Scarus iseri Bloch, 1789, St. Croix Island, Virgin Islands, West Indies.
OTHER COMMON NAMES
English: Gray chub, mottlefin parrotfish; French: Perroquet rayй; Spanish: Jabуn, loro rayado.
Total length 13.7 in (35 cm). Dark horizontal stripes are key feature of initial-phase individuals. Most prominent stripe is typically a center marking extending through the eye and nearly to the tail, where it narrows and fades. Juveniles are similarly patterned. Terminal-phase males are turquoise.
Lesser and Greater Antilles to southern Florida, United States, south along the South American coast to Brazil.
Prefers reef waters from the surface to 100 ft (30.5 m) deep.
Typically schools, sometimes defends feeding territories if resources are limited or fish population numbers are high. Conspecific territorial displays include fanning of the ventral fins, opening of the mouth, and noncontact rushes toward one another.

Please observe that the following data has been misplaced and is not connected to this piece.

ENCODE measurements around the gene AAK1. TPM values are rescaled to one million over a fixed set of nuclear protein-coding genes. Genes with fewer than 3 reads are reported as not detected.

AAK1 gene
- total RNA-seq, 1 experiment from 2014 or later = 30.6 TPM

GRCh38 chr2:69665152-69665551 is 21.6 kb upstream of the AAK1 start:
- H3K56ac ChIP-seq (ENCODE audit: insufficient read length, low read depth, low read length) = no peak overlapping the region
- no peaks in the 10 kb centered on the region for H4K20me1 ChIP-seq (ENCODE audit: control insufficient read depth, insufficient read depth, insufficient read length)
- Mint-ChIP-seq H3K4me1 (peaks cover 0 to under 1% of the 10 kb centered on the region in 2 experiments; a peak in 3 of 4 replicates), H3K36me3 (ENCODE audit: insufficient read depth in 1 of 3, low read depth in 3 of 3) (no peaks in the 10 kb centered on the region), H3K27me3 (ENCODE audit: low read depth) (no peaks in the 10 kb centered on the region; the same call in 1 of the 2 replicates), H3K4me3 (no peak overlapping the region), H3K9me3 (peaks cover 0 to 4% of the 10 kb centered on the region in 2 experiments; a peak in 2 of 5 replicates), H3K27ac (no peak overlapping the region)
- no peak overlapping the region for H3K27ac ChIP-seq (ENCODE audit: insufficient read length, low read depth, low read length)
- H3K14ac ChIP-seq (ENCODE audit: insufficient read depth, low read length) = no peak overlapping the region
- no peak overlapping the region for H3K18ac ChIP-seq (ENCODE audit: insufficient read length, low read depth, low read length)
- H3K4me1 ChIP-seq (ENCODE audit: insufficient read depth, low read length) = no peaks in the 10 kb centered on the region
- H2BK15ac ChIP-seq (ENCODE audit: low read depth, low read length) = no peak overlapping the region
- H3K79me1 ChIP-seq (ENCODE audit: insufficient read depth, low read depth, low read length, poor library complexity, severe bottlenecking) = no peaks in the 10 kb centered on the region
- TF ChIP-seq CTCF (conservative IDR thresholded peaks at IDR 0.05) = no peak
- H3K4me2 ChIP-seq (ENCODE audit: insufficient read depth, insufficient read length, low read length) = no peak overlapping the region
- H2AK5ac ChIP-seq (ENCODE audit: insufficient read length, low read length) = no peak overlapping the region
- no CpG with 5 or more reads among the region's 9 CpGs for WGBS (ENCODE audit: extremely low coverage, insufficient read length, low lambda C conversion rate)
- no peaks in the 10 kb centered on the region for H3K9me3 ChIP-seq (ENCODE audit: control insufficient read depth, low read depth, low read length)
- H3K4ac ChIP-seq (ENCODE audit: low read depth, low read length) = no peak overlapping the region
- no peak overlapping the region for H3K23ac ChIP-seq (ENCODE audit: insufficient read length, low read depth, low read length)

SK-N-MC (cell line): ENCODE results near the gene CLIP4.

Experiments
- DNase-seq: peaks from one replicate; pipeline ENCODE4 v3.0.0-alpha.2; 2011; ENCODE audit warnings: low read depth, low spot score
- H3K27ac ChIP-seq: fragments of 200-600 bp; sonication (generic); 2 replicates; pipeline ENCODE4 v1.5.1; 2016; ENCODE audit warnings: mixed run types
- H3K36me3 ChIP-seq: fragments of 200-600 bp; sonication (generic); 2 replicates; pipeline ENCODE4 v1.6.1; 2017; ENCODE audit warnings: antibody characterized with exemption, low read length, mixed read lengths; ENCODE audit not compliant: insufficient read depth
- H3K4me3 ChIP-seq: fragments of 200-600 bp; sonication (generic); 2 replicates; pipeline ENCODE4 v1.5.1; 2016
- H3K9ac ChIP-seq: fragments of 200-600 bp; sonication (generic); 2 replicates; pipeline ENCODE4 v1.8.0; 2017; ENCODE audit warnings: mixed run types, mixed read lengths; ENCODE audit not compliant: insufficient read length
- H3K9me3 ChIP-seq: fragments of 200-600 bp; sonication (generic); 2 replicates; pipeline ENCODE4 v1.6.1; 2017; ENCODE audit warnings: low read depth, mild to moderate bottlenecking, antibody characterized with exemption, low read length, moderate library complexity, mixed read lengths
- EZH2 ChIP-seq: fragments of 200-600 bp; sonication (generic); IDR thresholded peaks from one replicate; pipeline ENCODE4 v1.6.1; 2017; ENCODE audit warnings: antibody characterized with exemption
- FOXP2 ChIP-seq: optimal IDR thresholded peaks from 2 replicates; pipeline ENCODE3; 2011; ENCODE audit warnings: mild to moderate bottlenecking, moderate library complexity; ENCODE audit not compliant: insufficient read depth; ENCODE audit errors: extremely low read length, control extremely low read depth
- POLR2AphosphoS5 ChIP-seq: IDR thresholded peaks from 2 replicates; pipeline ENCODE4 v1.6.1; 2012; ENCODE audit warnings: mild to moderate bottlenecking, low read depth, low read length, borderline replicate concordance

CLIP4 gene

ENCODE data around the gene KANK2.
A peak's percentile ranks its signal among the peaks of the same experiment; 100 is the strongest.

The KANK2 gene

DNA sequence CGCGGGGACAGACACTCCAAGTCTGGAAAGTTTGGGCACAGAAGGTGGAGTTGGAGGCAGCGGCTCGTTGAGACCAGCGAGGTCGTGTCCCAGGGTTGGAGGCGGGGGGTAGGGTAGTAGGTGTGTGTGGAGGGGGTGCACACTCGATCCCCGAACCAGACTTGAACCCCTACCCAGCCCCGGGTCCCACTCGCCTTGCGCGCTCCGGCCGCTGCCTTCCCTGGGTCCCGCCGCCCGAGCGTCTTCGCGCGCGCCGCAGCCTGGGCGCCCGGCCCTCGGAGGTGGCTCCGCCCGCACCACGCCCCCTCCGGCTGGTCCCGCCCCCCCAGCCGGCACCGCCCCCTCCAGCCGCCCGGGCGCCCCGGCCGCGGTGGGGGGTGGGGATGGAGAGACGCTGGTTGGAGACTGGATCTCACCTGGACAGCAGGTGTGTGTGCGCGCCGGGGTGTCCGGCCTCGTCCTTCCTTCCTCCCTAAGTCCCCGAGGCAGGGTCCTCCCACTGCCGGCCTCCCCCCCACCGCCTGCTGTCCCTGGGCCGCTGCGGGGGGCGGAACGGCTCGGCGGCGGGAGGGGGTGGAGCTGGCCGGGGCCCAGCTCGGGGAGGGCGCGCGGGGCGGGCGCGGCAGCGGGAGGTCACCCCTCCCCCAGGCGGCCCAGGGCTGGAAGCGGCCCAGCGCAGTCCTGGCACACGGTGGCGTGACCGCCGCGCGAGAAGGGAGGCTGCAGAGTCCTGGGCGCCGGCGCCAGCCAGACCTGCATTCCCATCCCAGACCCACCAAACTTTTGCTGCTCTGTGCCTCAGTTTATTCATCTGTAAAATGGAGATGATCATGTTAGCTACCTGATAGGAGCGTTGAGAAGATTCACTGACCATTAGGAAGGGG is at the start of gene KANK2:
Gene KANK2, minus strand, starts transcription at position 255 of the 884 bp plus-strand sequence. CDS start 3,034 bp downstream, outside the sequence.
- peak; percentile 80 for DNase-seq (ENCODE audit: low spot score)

FEEDING ECOLOGY AND DIET
Forms schools for feeding on algae, which it scrapes from rocks and other surfaces.
Initial-phase males and females may become terminal-phase males; female-to-male switch takes less than two weeks. Mating occurs year round, either in pairs or in groups. A broadcast spawner that gives no parental care to its pelagic eggs.
Not listed by the IUCN.
SIGNIFICANCE TO HUMANS
Minor commercial and aquarium fish.
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